• The simplest of living things are the vegetative things, which include plants, fungi, and the like. (This is psyche-ology, so we won't worry overmuch about distinctions of bodily classifications made by creative taxonomists.
  • The vegetative psyche, a/k/a the reproductive soul, possesses (generically) four powers in addition to the powers of the inanimate form: nutrition/metabolism, development/growth, and reproduction, plus homeostasis to maintain these in balance.
  • A plant does not have two souls. Its inanimate powers are recruited into the service of the organism, so that (e.g.) the chemical processes of electromagnetism provide for the digestion and incorporation of food into the stuff of the organism.
  • Man³ likewise incorporates both the powers of his inanimate stuff and his vegetative powers, which is why the Late Modern obsession with eating and reproductive acts reduces Man to little more than a vegetative state.
1. not your stuff. This so upsets the Usual Suspects that they deny the minor premise. You are not the same person you were ten years ago. You only think you are. How "you" can think without being "you" is carefully ducked.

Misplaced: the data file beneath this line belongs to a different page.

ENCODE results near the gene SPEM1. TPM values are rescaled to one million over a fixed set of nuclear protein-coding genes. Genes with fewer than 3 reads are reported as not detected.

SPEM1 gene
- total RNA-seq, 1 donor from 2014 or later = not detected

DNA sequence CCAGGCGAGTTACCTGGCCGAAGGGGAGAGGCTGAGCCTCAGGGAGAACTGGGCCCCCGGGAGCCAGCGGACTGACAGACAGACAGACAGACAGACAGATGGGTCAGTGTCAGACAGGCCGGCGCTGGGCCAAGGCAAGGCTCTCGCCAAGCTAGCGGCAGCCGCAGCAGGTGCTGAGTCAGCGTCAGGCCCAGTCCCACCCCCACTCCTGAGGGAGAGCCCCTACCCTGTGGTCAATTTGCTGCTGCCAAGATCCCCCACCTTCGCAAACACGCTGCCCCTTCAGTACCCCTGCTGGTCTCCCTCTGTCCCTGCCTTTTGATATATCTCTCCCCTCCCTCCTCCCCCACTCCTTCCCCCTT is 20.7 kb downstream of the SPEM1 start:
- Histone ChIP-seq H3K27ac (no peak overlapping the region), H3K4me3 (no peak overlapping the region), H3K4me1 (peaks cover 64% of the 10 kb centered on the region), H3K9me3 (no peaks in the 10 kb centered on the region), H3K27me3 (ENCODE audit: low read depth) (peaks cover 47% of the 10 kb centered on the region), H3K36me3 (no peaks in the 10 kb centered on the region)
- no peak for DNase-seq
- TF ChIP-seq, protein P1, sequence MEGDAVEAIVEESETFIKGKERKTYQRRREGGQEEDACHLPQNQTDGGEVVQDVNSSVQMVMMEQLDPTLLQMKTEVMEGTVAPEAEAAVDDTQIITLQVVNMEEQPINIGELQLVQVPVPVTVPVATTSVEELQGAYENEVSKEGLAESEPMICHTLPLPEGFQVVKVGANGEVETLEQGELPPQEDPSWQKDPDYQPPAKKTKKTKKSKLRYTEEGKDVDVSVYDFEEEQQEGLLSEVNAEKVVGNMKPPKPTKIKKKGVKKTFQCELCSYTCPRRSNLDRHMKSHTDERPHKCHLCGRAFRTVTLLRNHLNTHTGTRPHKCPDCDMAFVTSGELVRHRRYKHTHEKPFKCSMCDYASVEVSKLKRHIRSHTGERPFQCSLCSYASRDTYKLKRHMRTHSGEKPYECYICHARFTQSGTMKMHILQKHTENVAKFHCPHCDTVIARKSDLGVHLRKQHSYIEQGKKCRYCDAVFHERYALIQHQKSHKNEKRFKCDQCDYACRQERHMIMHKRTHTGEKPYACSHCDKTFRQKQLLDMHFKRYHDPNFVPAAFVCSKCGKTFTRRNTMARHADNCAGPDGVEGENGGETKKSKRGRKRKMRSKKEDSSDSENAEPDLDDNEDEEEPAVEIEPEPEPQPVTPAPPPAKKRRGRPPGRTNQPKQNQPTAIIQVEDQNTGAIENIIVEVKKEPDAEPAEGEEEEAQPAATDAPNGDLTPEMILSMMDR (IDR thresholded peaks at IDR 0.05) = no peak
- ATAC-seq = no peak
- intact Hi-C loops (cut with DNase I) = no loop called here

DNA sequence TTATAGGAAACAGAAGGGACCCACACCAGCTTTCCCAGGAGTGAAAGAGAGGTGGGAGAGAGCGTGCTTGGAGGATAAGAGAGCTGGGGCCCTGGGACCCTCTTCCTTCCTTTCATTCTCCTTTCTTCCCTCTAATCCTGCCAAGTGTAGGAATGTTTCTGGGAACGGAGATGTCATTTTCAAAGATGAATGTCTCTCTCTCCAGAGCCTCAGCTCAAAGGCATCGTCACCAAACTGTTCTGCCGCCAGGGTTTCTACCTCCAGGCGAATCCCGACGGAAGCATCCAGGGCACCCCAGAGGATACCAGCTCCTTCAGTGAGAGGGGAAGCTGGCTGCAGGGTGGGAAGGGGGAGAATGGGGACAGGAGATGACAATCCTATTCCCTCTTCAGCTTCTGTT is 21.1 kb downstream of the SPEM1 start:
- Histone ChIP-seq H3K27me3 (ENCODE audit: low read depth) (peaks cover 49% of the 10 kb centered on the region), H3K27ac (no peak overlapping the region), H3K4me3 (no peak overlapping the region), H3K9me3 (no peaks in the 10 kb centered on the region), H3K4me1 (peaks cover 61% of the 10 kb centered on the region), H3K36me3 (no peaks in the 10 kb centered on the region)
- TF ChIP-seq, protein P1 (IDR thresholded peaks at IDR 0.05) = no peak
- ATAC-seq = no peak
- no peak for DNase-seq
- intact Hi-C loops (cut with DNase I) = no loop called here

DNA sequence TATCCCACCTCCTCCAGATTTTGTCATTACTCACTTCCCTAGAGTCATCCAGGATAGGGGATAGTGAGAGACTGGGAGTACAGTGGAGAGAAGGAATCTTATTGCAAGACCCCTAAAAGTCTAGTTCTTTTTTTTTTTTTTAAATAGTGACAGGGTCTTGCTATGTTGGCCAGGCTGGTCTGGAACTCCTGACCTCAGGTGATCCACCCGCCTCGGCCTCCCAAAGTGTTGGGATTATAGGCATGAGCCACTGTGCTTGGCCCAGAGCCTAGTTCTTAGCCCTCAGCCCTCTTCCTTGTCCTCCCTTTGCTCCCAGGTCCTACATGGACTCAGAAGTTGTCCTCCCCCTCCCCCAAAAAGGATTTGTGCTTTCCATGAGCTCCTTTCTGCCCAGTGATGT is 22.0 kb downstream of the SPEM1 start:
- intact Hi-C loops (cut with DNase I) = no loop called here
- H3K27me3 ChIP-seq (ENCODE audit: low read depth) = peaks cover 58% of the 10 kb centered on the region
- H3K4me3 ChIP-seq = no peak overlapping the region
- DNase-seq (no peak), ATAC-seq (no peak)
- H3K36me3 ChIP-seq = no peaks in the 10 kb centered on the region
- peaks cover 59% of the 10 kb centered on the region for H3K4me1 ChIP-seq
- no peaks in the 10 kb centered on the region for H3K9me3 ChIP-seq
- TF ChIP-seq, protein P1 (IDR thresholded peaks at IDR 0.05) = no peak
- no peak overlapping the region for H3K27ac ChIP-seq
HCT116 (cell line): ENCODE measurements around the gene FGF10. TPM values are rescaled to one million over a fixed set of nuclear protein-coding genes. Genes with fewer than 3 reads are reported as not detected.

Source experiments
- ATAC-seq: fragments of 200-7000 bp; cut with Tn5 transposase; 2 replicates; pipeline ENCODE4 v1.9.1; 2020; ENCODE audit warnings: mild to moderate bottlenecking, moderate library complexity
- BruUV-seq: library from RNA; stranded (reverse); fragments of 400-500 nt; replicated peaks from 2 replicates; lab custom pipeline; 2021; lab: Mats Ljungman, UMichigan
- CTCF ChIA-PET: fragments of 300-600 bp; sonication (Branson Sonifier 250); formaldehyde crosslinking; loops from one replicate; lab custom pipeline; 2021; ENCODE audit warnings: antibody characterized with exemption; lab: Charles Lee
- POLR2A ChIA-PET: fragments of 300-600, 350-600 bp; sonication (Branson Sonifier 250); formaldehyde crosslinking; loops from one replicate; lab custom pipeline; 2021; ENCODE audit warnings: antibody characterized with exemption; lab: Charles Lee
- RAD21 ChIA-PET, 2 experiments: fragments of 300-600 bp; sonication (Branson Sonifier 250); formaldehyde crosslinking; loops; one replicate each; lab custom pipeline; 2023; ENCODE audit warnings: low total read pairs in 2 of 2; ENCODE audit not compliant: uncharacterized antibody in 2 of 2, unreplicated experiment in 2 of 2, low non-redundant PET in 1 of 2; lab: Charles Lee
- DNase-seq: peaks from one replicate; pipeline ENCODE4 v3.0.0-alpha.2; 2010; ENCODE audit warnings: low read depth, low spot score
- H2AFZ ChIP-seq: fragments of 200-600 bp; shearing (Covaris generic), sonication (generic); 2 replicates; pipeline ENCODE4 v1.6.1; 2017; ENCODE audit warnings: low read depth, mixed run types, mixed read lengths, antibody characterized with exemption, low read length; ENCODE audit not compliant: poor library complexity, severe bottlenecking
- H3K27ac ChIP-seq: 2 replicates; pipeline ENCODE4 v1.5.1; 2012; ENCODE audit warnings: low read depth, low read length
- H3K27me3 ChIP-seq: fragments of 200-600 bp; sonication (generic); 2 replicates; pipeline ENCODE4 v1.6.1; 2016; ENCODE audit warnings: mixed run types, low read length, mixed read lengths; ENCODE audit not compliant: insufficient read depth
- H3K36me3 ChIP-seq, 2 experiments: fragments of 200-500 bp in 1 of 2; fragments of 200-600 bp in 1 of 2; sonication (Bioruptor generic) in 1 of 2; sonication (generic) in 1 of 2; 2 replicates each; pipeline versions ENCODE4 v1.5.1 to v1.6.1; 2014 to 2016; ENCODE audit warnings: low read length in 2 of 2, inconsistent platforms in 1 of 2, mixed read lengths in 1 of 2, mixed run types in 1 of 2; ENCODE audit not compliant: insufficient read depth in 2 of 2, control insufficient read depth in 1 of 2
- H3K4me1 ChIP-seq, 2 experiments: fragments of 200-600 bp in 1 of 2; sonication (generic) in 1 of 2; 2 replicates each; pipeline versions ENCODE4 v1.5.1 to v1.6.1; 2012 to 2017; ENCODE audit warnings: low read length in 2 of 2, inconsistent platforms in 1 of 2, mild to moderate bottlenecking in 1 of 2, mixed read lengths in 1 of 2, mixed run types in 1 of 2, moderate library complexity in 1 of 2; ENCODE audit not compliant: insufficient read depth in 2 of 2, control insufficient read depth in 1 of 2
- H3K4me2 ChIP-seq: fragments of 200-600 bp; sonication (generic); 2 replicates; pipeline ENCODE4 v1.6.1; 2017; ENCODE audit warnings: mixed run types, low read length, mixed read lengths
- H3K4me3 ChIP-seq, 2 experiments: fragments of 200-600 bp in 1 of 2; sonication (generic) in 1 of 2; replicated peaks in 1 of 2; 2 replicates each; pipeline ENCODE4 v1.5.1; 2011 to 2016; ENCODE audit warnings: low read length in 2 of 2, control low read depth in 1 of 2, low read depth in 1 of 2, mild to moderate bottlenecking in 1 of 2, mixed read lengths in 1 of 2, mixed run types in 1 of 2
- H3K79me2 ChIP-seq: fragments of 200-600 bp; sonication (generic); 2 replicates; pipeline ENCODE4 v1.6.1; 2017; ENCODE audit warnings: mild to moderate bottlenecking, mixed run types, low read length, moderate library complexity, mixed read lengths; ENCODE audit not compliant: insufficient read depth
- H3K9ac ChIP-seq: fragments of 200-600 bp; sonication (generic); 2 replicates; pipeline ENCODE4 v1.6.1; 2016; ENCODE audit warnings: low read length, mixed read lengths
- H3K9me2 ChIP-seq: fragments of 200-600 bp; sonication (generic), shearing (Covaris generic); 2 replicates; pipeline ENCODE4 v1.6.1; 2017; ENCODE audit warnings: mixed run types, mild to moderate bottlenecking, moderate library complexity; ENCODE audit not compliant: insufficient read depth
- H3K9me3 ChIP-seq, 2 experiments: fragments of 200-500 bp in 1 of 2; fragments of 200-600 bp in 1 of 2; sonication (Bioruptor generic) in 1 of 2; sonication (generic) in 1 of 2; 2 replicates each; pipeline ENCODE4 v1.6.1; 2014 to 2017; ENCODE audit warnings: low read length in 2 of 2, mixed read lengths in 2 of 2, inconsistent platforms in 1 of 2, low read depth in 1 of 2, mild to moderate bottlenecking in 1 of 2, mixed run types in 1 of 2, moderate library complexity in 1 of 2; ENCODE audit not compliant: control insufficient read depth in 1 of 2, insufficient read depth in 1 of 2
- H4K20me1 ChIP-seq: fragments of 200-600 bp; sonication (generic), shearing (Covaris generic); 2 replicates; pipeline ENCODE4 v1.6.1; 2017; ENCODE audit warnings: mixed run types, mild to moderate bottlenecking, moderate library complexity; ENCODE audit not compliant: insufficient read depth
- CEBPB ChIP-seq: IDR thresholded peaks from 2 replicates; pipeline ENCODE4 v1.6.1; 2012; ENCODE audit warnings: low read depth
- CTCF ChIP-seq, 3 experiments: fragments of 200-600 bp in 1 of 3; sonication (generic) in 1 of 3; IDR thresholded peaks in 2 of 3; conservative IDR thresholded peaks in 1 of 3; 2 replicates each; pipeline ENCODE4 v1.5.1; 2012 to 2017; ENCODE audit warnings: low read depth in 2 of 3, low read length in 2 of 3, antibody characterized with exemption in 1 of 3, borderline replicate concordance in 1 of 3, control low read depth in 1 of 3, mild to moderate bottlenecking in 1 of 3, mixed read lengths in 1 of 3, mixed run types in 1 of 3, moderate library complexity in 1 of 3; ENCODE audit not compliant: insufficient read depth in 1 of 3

2. Note to the excessively literal-minded:
This does not imply conscious intention.
3. Man.
Do we really need to reiterate that this is the base meaning of "man" as "a rational animal," the same root as "men-tal"? When we mean Man, the Male, we'll say so. Males, alas, lack an exclusive word for themselves as rational beings, to which lack their wives will nod wisely in agreement. The original word for males in Anglo-Saxon was weremann (in contrast to wifmann), abbreviated wera ond wifa as it reads in Beowulf.


“It is hardly an exaggeration to say that the tip of the radicle [root, of a plant]... having the power of directing the movements of the adjoining parts, acts like the brain of one of the lower animals; the brain being seated within the anterior end of the body, receiving impressions from the sense organs and directing the several movements.”
-- C. Darwin, The Power of Movement in Plants